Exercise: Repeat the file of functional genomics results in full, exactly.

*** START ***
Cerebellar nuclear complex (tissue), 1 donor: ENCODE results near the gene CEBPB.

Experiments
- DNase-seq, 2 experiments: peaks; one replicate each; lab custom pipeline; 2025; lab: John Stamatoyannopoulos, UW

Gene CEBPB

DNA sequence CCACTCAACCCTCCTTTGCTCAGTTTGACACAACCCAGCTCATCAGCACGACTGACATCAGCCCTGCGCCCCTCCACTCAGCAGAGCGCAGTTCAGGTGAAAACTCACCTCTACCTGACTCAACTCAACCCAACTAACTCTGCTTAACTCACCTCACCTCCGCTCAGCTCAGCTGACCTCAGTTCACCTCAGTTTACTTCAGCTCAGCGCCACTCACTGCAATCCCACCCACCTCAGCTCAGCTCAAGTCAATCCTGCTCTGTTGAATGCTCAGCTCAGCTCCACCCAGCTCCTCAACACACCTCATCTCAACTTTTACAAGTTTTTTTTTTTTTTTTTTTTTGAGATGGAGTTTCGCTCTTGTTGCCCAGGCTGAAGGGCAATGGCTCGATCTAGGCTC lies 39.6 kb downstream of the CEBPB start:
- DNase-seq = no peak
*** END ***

Cerebellar nuclear complex (tissue), 1 donor: ENCODE results near the gene CEBPB.

Experiments
- DNase-seq, 2 experiments: peaks; one replicate each; lab custom pipeline; 2025; lab: John Stamatoyannopoulos, UW

Gene CEBPB

DNA sequence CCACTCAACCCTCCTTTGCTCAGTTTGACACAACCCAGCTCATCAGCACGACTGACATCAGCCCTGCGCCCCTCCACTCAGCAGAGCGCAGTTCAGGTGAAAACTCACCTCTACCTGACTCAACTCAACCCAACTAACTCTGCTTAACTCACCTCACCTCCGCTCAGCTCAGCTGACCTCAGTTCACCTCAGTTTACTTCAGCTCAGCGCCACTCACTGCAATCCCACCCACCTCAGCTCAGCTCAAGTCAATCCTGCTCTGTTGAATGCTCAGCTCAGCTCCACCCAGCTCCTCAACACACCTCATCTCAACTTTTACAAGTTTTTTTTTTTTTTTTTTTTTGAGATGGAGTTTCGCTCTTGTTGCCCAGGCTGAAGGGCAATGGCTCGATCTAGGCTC lies 39.6 kb downstream of the CEBPB start:
- DNase-seq = no peak